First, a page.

The International Ethics Standards Board for Accountants has proposed to strengthen the auditor independence standards in the ethics code to address long associations with audit and assurance clients.

Last Thursday, IESBA, which operates under the auspices of the International Federation of Accountants, released for public comment an exposure draft, Proposed Changes to Certain Provisions of the Code Addressing the Long Association of Personnel with an Audit or Assurance Client. The proposals respond to concerns about the appearance of independence and the need to ensure that the threats created by the long association of audit firm personnel with an audit client are appropriately addressed on all audit engagements.

“The IESBA has not received evidence that the current provisions in the IESBA Code addressing long association, including partner rotation, have not been working effectively in practice,” said interim IESBA chair Wui San Kwok in a statement. “However, developments in key jurisdictions and substantive stakeholder feedback indicate that expectations are shifting on what are considered acceptable safeguards to effectively address long association risks. The IESBA is responsive and is proposing to strengthen certain safeguards in the Code, such as the engagement partner ‘cooling-off’ provisions, to ensure continued public confidence in the independence of the audit process.”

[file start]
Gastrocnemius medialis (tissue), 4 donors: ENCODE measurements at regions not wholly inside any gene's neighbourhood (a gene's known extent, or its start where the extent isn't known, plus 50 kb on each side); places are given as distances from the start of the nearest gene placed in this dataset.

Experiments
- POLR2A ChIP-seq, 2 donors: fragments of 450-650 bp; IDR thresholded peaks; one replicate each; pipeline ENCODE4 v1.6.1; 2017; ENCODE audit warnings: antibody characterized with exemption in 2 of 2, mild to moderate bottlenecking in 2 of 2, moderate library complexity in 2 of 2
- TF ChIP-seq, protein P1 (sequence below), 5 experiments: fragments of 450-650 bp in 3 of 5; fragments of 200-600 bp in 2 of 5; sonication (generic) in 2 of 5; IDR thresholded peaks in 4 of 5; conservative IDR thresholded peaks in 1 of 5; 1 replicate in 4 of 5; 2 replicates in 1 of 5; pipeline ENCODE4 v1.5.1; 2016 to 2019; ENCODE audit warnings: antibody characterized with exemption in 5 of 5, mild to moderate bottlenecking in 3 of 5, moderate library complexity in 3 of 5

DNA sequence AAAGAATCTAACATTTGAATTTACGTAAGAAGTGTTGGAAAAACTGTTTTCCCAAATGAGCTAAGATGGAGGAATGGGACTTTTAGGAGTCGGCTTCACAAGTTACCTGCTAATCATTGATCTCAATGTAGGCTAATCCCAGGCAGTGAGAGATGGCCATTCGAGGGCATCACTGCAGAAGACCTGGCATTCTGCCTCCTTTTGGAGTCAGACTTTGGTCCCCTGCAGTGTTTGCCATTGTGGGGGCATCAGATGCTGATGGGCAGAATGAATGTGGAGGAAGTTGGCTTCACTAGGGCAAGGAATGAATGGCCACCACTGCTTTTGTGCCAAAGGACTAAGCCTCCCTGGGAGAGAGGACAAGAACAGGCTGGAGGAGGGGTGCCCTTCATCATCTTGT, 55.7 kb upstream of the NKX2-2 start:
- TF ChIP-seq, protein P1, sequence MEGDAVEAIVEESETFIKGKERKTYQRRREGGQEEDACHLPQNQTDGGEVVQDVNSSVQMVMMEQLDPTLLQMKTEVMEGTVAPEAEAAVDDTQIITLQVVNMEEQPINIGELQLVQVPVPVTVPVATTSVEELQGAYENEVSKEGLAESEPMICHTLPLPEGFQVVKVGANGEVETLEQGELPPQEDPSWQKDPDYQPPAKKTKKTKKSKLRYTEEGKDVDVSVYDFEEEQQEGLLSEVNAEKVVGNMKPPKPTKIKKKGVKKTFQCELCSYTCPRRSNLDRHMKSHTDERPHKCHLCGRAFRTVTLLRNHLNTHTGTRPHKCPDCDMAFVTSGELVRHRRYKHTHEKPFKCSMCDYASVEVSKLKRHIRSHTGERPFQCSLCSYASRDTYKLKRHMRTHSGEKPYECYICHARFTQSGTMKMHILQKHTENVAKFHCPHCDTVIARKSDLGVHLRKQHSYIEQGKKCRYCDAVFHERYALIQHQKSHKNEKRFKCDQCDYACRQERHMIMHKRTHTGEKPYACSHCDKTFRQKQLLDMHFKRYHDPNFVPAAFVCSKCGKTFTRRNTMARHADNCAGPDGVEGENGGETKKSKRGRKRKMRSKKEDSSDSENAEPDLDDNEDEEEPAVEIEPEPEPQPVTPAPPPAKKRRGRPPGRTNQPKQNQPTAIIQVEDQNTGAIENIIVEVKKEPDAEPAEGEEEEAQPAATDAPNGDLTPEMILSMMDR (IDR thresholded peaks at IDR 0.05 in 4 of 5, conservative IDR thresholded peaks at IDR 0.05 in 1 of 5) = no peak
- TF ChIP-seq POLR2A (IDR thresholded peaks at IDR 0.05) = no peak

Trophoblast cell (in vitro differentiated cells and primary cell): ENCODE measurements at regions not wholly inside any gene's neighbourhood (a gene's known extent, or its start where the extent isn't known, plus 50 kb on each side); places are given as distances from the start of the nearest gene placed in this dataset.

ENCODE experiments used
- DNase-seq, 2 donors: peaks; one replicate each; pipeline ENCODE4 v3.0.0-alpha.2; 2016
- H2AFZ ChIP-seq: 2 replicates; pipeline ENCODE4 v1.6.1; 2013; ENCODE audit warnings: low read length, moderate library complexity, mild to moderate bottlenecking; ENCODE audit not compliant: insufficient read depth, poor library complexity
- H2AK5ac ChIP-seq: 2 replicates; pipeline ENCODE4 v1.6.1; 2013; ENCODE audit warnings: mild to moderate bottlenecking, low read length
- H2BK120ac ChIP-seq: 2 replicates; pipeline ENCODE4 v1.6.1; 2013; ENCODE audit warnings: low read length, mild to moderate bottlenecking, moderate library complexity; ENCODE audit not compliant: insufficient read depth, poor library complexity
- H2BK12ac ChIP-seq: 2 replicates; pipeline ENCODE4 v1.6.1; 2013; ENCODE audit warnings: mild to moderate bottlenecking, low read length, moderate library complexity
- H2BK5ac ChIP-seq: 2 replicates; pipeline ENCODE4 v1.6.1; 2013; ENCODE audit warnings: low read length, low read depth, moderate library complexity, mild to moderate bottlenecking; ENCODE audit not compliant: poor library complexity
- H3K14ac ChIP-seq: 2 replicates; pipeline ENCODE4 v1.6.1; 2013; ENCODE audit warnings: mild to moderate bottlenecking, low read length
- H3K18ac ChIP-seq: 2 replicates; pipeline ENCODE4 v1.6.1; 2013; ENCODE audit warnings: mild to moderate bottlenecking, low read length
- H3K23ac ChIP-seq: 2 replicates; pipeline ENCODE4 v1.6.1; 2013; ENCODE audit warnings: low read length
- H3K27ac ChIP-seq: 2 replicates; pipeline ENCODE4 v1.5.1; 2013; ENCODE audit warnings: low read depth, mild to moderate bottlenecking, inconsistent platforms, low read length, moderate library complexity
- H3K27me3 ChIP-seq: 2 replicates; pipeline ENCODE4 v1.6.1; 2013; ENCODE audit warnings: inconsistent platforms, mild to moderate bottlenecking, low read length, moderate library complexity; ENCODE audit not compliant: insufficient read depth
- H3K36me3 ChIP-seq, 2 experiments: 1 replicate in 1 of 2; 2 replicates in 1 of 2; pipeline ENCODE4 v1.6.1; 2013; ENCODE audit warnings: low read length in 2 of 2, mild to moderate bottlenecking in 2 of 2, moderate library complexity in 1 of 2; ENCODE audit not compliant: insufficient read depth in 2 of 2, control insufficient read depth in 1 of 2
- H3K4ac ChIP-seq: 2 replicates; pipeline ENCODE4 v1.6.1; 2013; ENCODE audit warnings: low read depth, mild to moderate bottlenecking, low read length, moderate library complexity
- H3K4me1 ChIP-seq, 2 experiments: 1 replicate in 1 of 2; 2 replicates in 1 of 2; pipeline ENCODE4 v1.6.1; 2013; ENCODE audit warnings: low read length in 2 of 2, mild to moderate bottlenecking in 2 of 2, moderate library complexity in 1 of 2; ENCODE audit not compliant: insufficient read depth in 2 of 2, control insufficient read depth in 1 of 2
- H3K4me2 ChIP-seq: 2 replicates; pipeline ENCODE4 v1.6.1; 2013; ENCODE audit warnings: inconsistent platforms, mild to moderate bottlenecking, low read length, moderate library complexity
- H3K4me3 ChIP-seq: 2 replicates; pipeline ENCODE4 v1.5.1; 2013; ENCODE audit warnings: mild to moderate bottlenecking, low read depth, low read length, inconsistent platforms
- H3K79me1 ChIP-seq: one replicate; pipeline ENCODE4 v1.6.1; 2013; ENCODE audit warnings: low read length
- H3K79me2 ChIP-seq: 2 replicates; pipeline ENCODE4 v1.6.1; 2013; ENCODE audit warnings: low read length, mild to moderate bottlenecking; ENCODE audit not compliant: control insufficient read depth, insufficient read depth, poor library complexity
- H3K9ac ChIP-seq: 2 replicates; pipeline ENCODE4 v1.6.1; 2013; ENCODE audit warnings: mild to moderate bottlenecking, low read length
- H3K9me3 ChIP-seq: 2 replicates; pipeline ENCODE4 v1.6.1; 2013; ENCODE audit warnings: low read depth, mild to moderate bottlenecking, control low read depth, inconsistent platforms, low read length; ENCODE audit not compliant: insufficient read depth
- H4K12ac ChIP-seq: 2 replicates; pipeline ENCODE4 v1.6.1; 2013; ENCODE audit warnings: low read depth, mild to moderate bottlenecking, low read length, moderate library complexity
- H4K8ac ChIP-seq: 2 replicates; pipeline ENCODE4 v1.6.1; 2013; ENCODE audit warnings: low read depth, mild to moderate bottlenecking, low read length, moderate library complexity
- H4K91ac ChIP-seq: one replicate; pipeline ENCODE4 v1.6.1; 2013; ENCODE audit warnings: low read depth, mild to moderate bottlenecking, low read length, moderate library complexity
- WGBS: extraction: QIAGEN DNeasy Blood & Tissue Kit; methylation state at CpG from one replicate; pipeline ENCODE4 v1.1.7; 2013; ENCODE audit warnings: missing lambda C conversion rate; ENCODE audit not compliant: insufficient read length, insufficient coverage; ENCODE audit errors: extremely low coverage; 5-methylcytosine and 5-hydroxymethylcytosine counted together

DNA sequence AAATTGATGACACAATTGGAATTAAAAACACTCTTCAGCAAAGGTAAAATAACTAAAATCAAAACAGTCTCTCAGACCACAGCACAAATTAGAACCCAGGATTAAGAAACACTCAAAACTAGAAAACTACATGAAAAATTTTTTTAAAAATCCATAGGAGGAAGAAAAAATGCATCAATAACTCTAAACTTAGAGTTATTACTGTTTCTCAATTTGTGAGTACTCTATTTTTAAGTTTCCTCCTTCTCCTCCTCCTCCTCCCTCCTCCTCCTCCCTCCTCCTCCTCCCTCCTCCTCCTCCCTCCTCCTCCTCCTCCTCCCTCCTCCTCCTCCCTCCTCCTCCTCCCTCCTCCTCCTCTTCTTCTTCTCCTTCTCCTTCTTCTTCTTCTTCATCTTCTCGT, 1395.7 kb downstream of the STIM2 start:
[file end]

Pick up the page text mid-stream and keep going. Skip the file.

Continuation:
Among the proposed changes are strengthened general provisions for all audit engagements regarding the threats created by long associations between auditors and clients. With respect to partner rotation, IESBA is also proposing an increase in the mandatory “cooling-off” period, from two to five years, for the engagement partner on the audit of a public interest entity.

In addition, the board is proposing strengthened restrictions on the types of activities that can be undertaken with respect to an audit client and audit engagement by any former key audit partner during the cooling-off period. Another proposal would add a requirement to obtain the concurrence of those charged with governance regarding the application of certain exceptions to the rotation requirements.

The Ethics Board is also proposing strengthened provisions in Section 291 of the Ethics Code dealing with assurance engagements.

“The issues that the board considered are complex and interconnected, particularly given that knowledge of and experience with the audit client and its business are important contributors to audit quality,” said IESBA technical director Ken Siong. “The proposals reflect extensive and careful board deliberations into the options, weighing audit quality, cost, and practicality considerations.”

To develop the proposals, the IESBA conducted wide-ranging research, including a benchmarking exercise of jurisdictional requirements, stakeholder outreach and a survey that yielded more than 400 responses from standard setters, audit committees, regulators and firms.

IESBA is inviting all those with an interest in international ethics standards for the accounting profession to respond to the exposure draft and comment by visiting the Ethics Board’s Web site at www.ethicsboard.org. Comments are requested by Nov. 12, 2014. The Ethics Board is encouraging national and regional professional accountancy organizations to share the exposure draft and encourage participation from their members and employees.